(AO, 27) Desire...becomes this abject fear of lacking something. But it should be noted that this is not a phrase uttered by the poor or the dispossessed. On the contrary, such people know that desire "needs" very few things - not those leftovers that chance to come their way, but the very things that are continually taken from them - and what is missing is not things a subject feels the lack of somewhere deep down in himself, but rather the objectivity of man, the objective being of man, for whom to desire is to produce, to produce within the realm of the real.
    (ATP, 229) There are no internal drives in desire, only assemblages. Desire is always assembled; it is what the assemblage determines it to be.
    So, to understand the masochist as engaged in the the delay of pleasure is to miss the point; their activity is not about pleasure vs. pain, but about engaging in world creation. Pleasure gets in the way of experiencing positive desire for the masochist.
    (ATP, 165) The BwO is desire; it is that which one desires and by which one desires. And not only because it is the plane of consistency or the field of immanence of desire. ...There is desire whenever there is the constitution of a BwO under one relation or another.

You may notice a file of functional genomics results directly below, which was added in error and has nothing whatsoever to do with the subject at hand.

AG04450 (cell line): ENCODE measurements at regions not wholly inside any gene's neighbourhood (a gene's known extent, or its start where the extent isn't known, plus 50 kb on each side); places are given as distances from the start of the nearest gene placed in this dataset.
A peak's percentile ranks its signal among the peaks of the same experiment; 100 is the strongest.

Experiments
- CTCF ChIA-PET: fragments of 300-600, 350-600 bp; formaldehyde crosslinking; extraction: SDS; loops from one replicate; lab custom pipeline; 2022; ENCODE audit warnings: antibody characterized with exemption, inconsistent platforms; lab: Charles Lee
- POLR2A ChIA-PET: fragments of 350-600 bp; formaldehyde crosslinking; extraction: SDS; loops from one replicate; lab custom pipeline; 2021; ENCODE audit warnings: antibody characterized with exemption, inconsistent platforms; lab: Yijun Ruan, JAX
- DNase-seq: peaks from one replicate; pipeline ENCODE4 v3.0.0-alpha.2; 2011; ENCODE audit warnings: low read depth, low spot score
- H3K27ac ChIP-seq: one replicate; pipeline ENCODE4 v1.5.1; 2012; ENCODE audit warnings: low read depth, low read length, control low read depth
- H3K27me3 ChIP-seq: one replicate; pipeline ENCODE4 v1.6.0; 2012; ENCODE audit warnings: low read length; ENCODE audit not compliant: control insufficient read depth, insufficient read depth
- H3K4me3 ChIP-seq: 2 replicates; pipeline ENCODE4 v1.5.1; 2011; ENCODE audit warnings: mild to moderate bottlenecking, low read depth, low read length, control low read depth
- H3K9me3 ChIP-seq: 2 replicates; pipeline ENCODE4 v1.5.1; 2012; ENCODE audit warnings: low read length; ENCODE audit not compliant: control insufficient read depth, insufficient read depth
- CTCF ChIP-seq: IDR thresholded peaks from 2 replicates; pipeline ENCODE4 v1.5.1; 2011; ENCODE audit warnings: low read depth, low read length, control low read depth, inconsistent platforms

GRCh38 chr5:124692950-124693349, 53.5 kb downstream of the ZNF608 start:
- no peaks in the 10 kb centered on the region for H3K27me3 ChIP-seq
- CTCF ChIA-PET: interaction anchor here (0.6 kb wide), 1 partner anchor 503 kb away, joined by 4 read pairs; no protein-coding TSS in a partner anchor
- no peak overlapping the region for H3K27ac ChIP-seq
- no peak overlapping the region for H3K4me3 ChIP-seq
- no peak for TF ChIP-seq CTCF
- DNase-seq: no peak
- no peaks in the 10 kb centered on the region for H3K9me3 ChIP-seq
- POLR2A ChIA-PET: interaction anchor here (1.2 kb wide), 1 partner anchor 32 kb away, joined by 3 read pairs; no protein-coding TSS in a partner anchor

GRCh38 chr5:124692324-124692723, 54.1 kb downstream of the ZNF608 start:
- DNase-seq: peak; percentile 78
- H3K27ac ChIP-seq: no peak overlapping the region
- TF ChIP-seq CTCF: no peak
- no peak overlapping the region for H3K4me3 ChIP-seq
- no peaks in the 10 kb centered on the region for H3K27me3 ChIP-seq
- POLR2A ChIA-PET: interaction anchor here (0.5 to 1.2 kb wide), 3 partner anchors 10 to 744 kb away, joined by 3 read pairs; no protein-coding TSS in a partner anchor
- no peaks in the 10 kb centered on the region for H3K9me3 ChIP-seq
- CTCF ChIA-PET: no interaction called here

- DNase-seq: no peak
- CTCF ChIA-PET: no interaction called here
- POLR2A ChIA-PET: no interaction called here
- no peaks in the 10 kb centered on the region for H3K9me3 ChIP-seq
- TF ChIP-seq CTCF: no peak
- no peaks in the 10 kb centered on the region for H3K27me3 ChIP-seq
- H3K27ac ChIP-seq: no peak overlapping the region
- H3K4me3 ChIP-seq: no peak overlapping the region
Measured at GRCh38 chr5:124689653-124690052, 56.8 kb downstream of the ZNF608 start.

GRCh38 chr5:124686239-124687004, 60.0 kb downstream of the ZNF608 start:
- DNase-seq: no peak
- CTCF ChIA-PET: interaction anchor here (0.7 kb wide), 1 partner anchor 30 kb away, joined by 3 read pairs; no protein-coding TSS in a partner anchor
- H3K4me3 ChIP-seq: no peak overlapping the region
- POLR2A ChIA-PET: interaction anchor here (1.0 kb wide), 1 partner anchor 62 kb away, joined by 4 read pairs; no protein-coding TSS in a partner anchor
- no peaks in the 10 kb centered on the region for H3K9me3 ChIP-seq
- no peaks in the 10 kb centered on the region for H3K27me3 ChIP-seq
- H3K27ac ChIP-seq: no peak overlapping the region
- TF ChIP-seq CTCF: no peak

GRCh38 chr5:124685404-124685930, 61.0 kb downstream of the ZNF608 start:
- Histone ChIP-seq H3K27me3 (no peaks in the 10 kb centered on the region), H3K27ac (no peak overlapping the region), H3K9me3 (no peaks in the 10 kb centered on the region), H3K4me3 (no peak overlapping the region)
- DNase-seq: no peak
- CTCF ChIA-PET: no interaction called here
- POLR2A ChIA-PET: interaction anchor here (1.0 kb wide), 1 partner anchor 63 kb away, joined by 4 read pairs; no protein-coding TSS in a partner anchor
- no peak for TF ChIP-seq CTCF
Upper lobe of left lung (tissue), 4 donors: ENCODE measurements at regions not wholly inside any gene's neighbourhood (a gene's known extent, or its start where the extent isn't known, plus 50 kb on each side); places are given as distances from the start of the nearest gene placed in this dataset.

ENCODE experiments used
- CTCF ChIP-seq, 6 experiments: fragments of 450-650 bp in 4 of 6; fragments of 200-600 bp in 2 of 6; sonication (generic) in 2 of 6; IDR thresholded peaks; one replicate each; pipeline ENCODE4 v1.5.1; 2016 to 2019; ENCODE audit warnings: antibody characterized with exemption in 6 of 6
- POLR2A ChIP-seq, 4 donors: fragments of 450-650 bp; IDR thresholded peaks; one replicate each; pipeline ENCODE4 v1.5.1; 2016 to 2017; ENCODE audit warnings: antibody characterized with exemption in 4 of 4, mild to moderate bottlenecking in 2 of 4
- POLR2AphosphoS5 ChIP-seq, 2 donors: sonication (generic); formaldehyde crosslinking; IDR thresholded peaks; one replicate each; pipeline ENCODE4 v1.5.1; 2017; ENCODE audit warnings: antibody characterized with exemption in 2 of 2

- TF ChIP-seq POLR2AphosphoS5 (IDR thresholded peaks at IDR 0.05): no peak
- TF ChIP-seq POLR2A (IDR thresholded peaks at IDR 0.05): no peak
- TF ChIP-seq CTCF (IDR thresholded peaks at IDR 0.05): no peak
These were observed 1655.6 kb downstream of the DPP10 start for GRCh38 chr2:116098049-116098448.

That the BwO is desire and desire is positive does not mean that we necessarily have a positive outcome. The BwO can go bad.
(ATP, 163) How can we fabricate a BwO for ourselves without its being the cancerous BwO of a fascist inside us, or the empty BwO of a drug addict, paranoiac, or hypochondriac? How can we tell the three Bodies apart? Artaud was constantly grappling with this problem.
These lines of flight can be suicidal:
(ATP, 165) Desire stretches that far: desiring one's own annihilation, or desiring the power to annihilate. ...That is why the material problem confronting schizoanalysis is knowing whether we have it within our means to make the selection, to distinguish the BwO form its doubles: empty vitreous bodies, cancerous bodies, totalitarian and fascist. The test of desire: not denouncing false desires, but distinguishing within desire between that which pertains to stratic proliferation, or else too-violent destratification, and that which pertains to the construction of the plane of consistency (keep an eye out for all that is fascist, even inside us, and also for the suicidal and the demented).